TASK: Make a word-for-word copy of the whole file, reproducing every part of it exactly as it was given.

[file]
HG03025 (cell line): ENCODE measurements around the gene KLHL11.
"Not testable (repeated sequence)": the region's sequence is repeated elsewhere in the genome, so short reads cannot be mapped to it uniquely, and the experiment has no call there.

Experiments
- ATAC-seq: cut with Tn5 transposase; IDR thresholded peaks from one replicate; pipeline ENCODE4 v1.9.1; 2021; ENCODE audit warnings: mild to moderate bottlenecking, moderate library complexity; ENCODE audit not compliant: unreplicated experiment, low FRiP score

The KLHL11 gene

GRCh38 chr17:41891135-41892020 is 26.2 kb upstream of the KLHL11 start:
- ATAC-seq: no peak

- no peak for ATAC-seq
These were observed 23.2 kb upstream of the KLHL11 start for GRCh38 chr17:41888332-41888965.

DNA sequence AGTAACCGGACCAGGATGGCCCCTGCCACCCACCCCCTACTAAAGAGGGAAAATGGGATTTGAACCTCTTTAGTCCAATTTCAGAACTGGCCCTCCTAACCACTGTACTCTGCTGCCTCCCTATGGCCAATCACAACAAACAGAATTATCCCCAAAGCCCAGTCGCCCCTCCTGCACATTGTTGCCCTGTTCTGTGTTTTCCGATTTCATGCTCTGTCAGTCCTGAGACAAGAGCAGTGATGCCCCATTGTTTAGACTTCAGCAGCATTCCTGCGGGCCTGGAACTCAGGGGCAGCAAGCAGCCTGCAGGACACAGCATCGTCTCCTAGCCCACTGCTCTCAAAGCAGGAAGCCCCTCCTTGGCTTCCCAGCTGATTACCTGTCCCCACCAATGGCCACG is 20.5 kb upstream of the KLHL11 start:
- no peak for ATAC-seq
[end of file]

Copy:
HG03025 (cell line): ENCODE measurements around the gene KLHL11.
"Not testable (repeated sequence)": the region's sequence is repeated elsewhere in the genome, so short reads cannot be mapped to it uniquely, and the experiment has no call there.

Experiments
- ATAC-seq: cut with Tn5 transposase; IDR thresholded peaks from one replicate; pipeline ENCODE4 v1.9.1; 2021; ENCODE audit warnings: mild to moderate bottlenecking, moderate library complexity; ENCODE audit not compliant: unreplicated experiment, low FRiP score

The KLHL11 gene

GRCh38 chr17:41891135-41892020 is 26.2 kb upstream of the KLHL11 start:
- ATAC-seq: no peak

- no peak for ATAC-seq
These were observed 23.2 kb upstream of the KLHL11 start for GRCh38 chr17:41888332-41888965.

DNA sequence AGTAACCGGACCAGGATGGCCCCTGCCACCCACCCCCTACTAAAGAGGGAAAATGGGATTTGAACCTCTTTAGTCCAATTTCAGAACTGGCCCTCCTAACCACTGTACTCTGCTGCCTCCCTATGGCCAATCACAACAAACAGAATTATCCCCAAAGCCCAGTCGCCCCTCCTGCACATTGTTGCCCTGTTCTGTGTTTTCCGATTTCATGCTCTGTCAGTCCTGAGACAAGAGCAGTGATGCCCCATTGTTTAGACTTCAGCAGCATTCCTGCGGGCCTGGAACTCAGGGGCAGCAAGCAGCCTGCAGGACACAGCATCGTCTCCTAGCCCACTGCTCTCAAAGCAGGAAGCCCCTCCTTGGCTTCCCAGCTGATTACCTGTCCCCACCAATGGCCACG is 20.5 kb upstream of the KLHL11 start:
- no peak for ATAC-seq